Suffragettes in Yellowstone 3: the Trischman Family

August 14, 2014 Posted by: Shae Rafferty, 2014 Archives Intern


Sisters Elizabeth Trischman (left) and Anna K. Pryor (right) in front of their house. Photo: YELL 122107 Sisters Elizabeth Trischman (left) and Anna K. Pryor (right) in front of their house, circa 1950. Photo: YELL 122107

In celebration of the 100th anniversary of women's suffrage in Montana, we are highlighting some of the women of Yellowstone. Although this post describes a whole family--men and women--the key focus is two enterprising sisters.

The Trischman family first came to Yellowstone National Park when George Trischman began work as a post carpenter for the U.S. Army at Fort Yellowstone in 1899.  George and his wife, Margaret, had five children: Anna, Harry, Elizabeth, George T., and Joseph.  Though this family achieved national notoriety when a mentally ill Margaret attacked and killed their youngest son, Joseph, they are even more well-known for the contributions they made to Yellowstone National Park through three generations of hard work and success.

 After finishing school, Harry returned to the park and began work aiding the army as a packer and civilian scout.  After the creation of the National Park Service in 1916, he became a Park ranger with later promotions to Assistant Chief Ranger and Chief Buffalo Keeper.  His scout diaries and many documents relating to his work in the park are located in the archives and provide a great deal of information about the park in its early days.  

 Anna worked as a schoolteacher at Yellowstone for a short while before marrying George R. Pryor.  After marrying, the couple purchased Ole Anderson’s Curio Shop at Mammoth Hot Springs in 1908.  Within a few years of purchasing this business, Elizabeth would join her sister, taking over George’s share of the company.  Together, Anna and Elizabeth expanded their business over the next four decades to include soda fountains, souvenirs, ice cream, toiletries, cigars, a cafeteria, and a very popular little shop called the Devil’s Kitchenette located next to the Devil’s Kitchen cave, a large tourist attraction.  By 1932, Anna and Elizabeth owned all of the general stores and gas stations in the northern half of the park. 

Anna and Elizabeth also employed a third generation of Trischman’s in their shops.  Anna’s daughter Georganna began work in the shop in 1925 and eventually served on the Board of Directors for the company.  Harry’s son, Harry (Bud) Jr., also worked at the shops and married one of his fellow employees, Louise Mohar.  Harry and Louise ran the Mammoth shop during the winter months, the only Pyror and Trischman store to remain open outside of the summer season.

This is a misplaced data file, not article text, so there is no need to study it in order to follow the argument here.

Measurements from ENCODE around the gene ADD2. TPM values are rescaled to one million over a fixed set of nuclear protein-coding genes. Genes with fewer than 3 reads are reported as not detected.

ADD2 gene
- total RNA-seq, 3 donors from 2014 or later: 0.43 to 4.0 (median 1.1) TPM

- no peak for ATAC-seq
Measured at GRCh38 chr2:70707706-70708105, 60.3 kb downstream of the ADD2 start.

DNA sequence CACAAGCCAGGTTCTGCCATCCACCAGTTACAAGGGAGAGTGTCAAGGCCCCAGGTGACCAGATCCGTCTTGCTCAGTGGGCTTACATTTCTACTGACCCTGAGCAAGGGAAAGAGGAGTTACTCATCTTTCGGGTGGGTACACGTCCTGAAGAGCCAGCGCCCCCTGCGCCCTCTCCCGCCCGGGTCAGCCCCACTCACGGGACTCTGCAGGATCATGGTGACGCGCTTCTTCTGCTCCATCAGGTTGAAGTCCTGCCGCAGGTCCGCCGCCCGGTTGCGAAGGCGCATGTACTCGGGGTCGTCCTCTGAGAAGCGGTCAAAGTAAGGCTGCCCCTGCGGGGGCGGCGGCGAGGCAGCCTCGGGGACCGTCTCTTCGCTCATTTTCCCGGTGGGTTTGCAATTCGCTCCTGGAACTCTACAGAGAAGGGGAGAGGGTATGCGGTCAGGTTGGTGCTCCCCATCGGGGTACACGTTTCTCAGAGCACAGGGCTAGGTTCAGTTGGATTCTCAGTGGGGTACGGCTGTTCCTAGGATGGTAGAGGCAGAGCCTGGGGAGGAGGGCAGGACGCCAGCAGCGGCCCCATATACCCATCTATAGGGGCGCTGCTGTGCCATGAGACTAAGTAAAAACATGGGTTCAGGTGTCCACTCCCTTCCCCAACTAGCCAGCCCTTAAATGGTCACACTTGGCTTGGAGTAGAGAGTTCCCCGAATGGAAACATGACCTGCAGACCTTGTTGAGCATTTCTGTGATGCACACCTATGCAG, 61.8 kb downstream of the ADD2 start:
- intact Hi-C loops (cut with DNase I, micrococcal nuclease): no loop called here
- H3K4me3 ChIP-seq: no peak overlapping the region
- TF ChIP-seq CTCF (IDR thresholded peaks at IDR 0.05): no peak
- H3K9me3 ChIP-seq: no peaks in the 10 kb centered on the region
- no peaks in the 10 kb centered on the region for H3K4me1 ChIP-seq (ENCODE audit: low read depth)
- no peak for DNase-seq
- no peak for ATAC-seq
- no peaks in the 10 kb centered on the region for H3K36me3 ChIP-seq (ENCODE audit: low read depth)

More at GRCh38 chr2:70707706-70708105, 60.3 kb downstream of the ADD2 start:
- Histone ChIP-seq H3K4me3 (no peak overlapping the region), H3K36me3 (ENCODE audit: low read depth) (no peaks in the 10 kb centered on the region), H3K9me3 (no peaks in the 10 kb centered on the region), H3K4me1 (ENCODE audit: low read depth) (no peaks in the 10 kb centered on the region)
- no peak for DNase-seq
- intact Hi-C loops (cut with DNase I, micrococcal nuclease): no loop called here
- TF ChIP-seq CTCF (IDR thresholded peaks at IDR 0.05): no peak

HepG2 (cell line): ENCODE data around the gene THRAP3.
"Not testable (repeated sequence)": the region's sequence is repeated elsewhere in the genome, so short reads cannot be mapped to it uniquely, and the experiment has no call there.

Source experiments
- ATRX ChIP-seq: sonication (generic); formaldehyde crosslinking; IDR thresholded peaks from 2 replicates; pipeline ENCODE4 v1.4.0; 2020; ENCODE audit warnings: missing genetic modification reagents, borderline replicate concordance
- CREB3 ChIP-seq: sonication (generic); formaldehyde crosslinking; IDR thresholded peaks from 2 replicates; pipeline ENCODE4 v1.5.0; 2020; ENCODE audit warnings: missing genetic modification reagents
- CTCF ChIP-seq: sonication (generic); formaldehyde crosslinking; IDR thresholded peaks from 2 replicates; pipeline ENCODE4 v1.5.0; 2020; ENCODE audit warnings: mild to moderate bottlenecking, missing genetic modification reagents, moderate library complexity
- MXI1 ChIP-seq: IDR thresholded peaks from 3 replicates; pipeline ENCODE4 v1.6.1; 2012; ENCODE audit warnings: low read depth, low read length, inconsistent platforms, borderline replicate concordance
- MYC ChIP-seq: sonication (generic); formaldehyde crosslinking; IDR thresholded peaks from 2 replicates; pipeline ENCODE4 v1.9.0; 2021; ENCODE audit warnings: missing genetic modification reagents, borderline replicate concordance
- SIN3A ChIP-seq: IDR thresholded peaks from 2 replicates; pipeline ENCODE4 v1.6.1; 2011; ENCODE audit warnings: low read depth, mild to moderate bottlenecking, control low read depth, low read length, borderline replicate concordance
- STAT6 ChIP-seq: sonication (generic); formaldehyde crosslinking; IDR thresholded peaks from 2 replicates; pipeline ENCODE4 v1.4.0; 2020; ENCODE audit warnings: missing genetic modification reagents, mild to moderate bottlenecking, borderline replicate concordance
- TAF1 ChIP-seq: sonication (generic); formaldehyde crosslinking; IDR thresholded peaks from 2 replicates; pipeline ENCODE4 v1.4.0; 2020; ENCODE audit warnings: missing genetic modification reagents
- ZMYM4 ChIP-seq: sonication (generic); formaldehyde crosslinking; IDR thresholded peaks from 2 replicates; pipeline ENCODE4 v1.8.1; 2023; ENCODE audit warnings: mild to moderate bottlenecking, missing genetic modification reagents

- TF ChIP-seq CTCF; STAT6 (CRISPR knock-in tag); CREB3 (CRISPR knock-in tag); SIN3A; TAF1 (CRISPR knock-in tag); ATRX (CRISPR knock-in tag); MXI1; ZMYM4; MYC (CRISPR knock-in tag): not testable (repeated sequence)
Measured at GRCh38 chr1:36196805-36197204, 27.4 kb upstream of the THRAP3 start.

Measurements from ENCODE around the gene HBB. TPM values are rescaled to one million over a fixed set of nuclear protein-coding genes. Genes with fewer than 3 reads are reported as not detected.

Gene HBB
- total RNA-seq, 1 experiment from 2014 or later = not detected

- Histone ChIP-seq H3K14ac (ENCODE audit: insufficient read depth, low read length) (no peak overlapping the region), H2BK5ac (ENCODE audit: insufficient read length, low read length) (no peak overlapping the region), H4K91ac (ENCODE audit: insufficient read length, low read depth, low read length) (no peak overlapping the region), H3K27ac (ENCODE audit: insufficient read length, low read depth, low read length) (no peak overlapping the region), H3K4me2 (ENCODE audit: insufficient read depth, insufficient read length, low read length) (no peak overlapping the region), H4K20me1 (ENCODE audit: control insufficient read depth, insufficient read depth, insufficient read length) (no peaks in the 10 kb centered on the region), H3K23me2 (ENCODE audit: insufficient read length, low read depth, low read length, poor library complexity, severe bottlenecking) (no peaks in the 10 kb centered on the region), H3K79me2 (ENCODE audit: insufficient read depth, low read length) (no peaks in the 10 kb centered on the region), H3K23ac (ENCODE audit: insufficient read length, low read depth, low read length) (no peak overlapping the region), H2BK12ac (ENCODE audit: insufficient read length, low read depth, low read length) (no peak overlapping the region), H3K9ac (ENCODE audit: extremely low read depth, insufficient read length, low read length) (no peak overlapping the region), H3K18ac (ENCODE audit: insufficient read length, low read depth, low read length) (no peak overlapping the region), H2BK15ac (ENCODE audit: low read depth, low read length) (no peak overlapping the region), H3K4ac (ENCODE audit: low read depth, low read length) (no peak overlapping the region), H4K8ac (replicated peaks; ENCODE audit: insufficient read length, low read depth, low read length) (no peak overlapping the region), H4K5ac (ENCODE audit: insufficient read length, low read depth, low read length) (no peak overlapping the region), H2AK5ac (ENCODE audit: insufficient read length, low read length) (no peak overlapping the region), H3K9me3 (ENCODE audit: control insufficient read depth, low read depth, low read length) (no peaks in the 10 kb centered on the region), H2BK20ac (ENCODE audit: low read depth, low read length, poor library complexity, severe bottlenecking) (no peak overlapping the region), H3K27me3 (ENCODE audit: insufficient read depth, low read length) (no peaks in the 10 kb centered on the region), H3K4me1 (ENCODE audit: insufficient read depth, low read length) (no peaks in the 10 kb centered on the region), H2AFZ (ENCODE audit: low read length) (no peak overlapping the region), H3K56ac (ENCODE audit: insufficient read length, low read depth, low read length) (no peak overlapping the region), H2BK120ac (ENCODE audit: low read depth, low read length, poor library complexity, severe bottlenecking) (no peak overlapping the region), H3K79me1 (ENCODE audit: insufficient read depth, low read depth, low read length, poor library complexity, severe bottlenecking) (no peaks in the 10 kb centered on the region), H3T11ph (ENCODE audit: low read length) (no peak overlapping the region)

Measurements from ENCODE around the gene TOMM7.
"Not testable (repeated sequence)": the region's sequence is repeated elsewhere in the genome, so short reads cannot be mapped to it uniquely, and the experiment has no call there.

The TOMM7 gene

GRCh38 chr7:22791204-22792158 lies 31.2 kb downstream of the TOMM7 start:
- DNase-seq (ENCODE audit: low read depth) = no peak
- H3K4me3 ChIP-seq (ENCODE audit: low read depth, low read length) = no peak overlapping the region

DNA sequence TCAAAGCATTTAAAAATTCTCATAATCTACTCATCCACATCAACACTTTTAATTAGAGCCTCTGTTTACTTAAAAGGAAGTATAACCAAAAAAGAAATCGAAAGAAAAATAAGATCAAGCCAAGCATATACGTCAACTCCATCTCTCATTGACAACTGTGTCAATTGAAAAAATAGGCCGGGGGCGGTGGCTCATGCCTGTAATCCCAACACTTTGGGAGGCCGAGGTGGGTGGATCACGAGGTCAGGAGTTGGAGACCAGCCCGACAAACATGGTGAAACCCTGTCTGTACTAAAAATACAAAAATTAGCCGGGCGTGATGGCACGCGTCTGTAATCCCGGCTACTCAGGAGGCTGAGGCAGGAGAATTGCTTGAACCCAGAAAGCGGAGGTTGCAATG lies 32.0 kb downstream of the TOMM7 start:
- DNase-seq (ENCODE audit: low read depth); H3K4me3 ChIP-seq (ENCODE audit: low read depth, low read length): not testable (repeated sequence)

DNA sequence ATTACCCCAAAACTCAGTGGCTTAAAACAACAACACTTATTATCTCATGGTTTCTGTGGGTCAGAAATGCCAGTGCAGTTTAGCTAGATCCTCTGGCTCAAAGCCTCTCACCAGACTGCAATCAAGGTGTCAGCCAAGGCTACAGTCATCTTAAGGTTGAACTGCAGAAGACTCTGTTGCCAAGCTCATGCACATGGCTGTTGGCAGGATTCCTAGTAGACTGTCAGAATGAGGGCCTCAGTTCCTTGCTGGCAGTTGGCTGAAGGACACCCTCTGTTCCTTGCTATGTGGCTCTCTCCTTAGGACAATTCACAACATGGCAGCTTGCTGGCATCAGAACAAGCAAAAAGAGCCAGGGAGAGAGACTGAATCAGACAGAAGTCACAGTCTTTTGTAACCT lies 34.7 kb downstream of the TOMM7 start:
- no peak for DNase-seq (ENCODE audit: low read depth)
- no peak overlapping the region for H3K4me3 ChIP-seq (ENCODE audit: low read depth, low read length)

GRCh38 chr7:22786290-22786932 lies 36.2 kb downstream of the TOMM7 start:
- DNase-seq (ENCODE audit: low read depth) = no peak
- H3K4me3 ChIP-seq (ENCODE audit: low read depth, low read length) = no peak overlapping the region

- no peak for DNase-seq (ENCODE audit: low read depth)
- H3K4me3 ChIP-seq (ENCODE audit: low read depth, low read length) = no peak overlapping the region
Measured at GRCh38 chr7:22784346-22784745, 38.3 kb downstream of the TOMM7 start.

Anna and Elizabeth’s shops and cafeterias were very popular.  They became very well-known members of the Mammoth community and mention of the sisters and their places of business appear frequently in other park employees diaries (e.g. Herma Albertson Baggley, the first woman to be employed full-time as a Junior Park Naturalist at Yellowstone) and correspondence (e.g Judge Meldrum, U.S. Commissioner) that now reside in the Yellowstone Archives. The archives also houses many of the Trischman and Pryor financial records and concessionaire permits.


Sources:  Herma Albertson Baggley papers (MSC01) and Army Era records (LB26 &43), Yellowstone National Park Archives; Women in Wonderland by Elizabeth A. Watry and Superintendent’s Monthly Reports, Yellowstone Research Library. 

 

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1 Comments Comments icon

  1. August 30, 2014 at 07:59
     

    Thanks for a great article about the Trischmans! Quite a special family.

     
 
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Last updated: August 14, 2014

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